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Srikant Prasad along with his wife making clay cups at his small pottery unit in Amingaon near Guwahati in Assam
Srikant Prasad along with his wife making clay cups at his small pottery unit in Amingaon near Guwahati in Assam|EastMojo image 
ASSAM

With single-use plastic ban, these Assam potters see a ray of hope

Once clouded by uncertainty, Maa Laxmi Mitti Bartan Bhandar in Amingaon area of Kamrup district is seeing a sudden rise in interest for its earthen bowls and cups

Sandeep Borah

Sandeep Borah

Guwahati: One man’s loss is another man’s gain. At a time when the government has imposed a ban on the usage of single-use plastic across the country, the unorganised pottery sector – once almost considered as dying and clouded by uncertainty -- is seeing a sudden rise in business.

Take for instance, a small pottery venture in North Guwahati in Assam’s Kamrup (rural) district. Maa Laxmi Mitti Bartan Bhandar, located at Mariapatty in Amingaon, is making all the right noise for its initiative to replace plastic cups and bowls with those made of clay.

Along with business establishments, the pottery unit is also drawing the attention of educational institutes such as the Indian Institute Technology-Guwahati.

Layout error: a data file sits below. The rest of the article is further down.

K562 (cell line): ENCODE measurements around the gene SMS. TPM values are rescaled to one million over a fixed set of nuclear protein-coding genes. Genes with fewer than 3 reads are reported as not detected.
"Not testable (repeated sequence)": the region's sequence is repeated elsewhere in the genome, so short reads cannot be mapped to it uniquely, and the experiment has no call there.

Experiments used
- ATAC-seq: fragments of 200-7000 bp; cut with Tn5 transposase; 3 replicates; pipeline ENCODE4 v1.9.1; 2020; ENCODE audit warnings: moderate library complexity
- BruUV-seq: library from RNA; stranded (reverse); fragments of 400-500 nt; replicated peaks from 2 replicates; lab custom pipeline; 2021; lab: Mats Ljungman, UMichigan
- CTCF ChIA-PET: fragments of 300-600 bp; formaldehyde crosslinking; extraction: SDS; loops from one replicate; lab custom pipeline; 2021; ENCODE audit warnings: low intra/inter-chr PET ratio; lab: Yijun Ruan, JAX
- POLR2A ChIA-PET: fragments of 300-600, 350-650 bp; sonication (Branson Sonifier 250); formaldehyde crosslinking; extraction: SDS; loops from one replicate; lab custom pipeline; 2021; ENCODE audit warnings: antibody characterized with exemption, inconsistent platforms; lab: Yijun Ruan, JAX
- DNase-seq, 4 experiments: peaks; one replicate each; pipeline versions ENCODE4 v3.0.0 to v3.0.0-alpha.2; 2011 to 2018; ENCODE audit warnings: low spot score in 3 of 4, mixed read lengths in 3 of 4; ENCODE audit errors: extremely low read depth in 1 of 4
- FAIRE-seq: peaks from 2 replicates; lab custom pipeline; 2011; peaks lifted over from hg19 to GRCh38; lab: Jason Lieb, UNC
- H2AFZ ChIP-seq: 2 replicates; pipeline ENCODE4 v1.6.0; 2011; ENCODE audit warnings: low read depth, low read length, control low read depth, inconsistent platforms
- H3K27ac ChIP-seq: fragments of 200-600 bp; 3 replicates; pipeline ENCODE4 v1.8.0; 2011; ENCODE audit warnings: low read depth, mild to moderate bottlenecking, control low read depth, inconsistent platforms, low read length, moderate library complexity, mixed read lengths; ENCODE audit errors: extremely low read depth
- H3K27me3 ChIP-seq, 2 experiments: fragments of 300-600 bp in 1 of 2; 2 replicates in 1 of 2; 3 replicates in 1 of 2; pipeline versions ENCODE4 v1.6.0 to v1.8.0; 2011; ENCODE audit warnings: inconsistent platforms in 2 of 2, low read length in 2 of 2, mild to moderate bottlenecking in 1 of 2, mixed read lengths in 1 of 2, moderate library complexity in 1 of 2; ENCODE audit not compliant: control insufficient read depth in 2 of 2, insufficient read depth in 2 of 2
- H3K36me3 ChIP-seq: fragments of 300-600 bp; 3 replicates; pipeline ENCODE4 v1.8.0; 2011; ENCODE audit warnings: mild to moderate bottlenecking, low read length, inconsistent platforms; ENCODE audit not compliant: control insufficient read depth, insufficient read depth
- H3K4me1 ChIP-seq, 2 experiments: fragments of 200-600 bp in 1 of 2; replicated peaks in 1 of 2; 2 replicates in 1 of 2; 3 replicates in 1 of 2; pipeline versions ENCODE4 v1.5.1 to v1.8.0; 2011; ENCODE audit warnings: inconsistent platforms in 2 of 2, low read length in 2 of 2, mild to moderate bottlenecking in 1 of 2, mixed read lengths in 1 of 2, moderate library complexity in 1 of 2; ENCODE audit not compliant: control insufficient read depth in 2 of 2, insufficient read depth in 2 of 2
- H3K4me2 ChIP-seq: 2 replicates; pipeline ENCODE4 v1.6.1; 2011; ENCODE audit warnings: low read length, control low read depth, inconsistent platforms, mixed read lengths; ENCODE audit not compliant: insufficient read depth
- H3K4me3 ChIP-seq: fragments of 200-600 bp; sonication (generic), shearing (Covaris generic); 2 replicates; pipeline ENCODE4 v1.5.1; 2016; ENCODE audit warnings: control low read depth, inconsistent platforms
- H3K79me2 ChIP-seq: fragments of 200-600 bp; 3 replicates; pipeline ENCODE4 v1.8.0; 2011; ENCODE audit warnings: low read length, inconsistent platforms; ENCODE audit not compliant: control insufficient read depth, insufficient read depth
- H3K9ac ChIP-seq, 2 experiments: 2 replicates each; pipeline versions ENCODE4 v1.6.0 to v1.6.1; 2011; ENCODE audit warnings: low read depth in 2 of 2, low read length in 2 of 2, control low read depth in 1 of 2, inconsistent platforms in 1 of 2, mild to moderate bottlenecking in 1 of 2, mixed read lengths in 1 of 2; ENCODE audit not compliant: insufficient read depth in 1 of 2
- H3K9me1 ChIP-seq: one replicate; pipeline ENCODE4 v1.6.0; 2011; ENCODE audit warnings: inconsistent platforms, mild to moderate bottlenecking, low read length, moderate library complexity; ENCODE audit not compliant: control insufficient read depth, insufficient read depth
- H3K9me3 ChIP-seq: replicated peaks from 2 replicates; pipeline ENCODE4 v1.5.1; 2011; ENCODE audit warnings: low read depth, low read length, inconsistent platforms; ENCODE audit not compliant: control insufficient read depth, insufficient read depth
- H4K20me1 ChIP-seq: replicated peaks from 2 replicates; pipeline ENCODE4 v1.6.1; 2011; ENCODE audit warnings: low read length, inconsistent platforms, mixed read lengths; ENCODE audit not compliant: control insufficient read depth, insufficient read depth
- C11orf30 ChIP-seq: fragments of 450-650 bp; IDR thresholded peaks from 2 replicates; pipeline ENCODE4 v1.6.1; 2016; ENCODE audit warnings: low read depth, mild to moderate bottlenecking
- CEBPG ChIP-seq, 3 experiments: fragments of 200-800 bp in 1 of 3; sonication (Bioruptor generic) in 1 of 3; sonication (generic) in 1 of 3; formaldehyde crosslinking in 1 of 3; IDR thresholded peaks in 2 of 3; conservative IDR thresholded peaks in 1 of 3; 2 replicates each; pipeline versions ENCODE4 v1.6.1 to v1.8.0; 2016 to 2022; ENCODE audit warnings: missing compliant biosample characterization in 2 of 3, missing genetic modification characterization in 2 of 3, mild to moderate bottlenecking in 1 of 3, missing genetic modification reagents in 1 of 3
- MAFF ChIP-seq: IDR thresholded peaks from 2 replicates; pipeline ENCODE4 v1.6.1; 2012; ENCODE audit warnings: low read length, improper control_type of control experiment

Srikant Prasad, proprietor of Maa Laxmi Mitti Bartan Bhandar in Amingaon near Guwahati, Assam
Srikant Prasad, proprietor of Maa Laxmi Mitti Bartan Bhandar in Amingaon near Guwahati, Assam
EastMojo image

“After the government’s recent ban on single-Use plastic, many eateries and tea stalls from Guwahati are approaching him to order for clay made cups and bowl from his small factory. Prasad also informed that earlier his products didn’t receive so much demand that it is receiving now after the ban on single-use plastic across the state. We had to spend many sleepless nights thinking of our business and how to generate demand for our hand made products but it seems our luck has to shine up after the recent SUP ban by the central government,” said Srikant Prasad, a potter.

Despite being in existence for over a century and currently run by the fourth generation of potters, the popularity of the pottery factory was only restricted to festivals, resulting in low income generation.

Apart from clay cups and bowls, the small pottery unit also makes other handmade products like earthen pots (‘matkas’)
Apart from clay cups and bowls, the small pottery unit also makes other handmade products like earthen pots (‘matkas’)
EastMojo image 

"I brought up my three children with the minimum income we make from this small factory and now they are grown up and married, but we didn’t get any support,” said Kamala Devi, another potter.

However, preparing a product comes with its own cost as the clay has to be brought from Hajo for Rs 5,000 per truck. Whereas, the cost of one clay cup is Rs 1.50, for a bowl, the cost is Rs 2.50.

Interestingly, Indian Institute of Technology has recently approached Prasad for making a special kind of clay glass that will be prepared at a cost of around Rs 15 for each piece giving them a ray of hope for keeping the art form alive.